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Give your assessment of Corruption in Indonesian Politics in Impervious to Reforms
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In recent years, Indonesia has consistently figured among the most corrupt countries in the world as per the Corruption Perception Index listed by Transparency International. Endemic corruption has been described as the prime reason for the economic problems of the country (Transparency International, 2015). The extent of the problem is as bigger as it has even shadowed the extraordinary work done by the Corruption Eradication Commission (popularly known as KPK) ever since it started in the year 2003. Before examining the specific root of the problem, it is imperative to realise the effect of the 'democratic rule' on the issue of corruption. As a nation, if Indonesia were asked what the seven-decade of democratic rule has taught to its spirit, it must admit contritely that it did have the experience of democracy in a letter but somehow, it could not experience it in spirit (Feith, 1962).
The governance structure of the country has been dominated by politicians who may be best-described as-'Kleptocrats'. They have manipulated the system to advance their economic interest in every possible way. The problem was having exacerbated rulers who adopted the model of a centralized Indonesia which would embrace the rationality of a command-control economy (King, 2000). With this quaint introduction to political history, the following is an analysis of the causes of the continued problem.
As described earlier, the embrace of a controlled economy is regarded as a prominent reason for the pervasive corruption in Indonesia. The country's economy continues to be dominated by the public sector which is managed by public officials (Krueger, 1974). These officials have never been observed to shy away from exercising the wide ambit of discretion to their advantage in discharging their function. Moreover, the legal machinery to regulate the economy operates in a way that it is impossible to carry out any commercial activity in an honest manner (McLeod, 2000). The officials in charge of regulating the economy seldom encourage any law promoting accountability and transparency.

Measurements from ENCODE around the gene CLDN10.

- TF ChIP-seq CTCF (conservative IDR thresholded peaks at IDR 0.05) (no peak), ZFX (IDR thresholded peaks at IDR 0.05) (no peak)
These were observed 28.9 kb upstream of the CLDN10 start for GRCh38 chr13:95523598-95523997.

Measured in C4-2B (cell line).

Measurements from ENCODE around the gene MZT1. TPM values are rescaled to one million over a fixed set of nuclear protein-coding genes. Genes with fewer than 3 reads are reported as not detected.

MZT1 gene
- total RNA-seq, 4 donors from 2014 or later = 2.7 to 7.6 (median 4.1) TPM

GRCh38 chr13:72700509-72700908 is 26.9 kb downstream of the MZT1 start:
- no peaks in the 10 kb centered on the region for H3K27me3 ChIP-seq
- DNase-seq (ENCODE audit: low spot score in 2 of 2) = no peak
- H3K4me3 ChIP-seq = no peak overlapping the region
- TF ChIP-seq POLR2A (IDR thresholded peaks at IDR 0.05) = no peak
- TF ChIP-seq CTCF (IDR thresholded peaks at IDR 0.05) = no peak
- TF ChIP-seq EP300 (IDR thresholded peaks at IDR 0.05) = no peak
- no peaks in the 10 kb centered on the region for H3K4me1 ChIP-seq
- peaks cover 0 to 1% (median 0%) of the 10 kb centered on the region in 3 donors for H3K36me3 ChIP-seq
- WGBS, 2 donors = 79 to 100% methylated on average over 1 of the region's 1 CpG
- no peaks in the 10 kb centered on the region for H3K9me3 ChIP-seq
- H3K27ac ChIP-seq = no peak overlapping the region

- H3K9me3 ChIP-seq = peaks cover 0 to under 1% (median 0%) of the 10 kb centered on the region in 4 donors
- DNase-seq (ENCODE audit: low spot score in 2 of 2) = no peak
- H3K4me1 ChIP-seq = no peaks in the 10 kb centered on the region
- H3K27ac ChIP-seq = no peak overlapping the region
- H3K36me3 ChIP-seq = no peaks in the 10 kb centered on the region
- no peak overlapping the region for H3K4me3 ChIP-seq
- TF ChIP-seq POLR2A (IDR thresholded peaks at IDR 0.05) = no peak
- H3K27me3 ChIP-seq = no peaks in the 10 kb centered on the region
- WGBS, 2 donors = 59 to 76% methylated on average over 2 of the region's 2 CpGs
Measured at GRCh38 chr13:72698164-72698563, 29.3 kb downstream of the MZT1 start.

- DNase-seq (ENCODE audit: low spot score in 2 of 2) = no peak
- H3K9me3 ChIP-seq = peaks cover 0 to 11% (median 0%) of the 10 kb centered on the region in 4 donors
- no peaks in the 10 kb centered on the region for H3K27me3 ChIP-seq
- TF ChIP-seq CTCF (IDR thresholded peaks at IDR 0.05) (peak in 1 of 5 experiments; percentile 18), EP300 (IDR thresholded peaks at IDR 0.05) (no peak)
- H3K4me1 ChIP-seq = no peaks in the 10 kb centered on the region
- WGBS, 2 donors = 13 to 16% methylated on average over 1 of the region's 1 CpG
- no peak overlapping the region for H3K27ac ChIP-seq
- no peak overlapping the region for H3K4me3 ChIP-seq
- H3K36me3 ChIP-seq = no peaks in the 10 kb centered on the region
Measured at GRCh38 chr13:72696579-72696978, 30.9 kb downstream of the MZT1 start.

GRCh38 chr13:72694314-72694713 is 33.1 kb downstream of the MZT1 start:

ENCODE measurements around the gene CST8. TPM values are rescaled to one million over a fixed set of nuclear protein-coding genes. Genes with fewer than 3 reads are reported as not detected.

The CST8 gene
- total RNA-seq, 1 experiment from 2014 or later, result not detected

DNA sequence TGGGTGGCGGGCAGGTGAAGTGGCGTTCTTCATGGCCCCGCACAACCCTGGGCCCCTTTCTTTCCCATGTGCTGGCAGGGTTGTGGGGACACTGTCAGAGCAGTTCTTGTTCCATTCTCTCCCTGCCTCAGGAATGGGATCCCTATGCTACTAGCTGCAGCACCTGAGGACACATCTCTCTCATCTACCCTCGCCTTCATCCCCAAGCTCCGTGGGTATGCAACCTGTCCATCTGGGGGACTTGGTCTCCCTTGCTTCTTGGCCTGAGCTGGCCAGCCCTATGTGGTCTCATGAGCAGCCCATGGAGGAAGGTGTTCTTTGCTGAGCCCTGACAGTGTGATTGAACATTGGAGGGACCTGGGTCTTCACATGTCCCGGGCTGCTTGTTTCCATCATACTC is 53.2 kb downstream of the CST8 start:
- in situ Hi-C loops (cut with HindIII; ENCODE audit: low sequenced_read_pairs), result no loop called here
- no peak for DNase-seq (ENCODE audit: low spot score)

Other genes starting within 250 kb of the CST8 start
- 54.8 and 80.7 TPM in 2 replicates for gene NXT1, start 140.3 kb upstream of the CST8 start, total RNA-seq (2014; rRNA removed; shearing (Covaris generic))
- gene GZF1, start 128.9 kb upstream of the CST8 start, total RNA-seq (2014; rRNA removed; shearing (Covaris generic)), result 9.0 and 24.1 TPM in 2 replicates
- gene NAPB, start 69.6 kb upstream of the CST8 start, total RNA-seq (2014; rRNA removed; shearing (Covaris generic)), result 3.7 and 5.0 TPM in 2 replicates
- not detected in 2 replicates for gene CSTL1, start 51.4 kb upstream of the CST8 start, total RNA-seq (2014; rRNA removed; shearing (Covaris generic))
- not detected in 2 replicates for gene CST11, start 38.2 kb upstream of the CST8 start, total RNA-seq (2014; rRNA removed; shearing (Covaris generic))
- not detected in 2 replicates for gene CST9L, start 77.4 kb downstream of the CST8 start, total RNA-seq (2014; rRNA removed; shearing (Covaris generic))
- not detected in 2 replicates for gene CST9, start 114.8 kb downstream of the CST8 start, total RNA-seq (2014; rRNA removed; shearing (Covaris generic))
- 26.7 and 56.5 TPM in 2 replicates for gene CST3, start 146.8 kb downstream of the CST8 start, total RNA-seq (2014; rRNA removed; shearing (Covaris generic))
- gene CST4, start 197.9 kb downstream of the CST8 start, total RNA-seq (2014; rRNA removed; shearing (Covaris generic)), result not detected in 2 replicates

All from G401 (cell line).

Post-Suharto, it was being expected that Indonesian politics would be transformed in a manner that it would no longer be a subject of special interest groups. However, recent events have shown that the legal framework governing financing political parties and elections is not insulated from manipulations (Mietzner, 2014).
A country as large as Indonesia cannot be governed by a centralized model. Therefore, there is a greater need for decentralization than ever to enhance the role of grass-roots institutions in the governance of the country (Olken, 2005).
The Indonesian political economy needs a massive overhaul in terms of deregulation and liberalization of essential sectors of the economy along with a sound electoral finance system.